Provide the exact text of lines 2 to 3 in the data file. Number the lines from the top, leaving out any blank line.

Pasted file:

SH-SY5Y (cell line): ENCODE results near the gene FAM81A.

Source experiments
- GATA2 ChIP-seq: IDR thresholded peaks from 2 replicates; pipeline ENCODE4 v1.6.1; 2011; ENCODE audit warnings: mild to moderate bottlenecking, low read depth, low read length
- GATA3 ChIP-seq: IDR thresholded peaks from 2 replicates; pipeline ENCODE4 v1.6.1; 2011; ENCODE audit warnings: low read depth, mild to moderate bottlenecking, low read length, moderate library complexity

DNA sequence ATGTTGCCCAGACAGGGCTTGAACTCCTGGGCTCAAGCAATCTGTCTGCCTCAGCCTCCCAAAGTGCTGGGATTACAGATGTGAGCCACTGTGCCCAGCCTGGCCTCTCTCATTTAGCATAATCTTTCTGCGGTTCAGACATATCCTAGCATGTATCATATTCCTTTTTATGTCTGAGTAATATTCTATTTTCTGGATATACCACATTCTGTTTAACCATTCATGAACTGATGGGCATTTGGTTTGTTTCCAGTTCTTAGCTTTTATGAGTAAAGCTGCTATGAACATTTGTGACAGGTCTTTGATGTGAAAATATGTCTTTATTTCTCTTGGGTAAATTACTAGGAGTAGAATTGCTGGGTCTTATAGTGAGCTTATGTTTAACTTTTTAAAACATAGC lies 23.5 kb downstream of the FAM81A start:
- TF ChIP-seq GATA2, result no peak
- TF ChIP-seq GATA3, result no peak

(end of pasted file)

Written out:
Source experiments
- GATA2 ChIP-seq: IDR thresholded peaks from 2 replicates; pipeline ENCODE4 v1.6.1; 2011; ENCODE audit warnings: mild to moderate bottlenecking, low read depth, low read length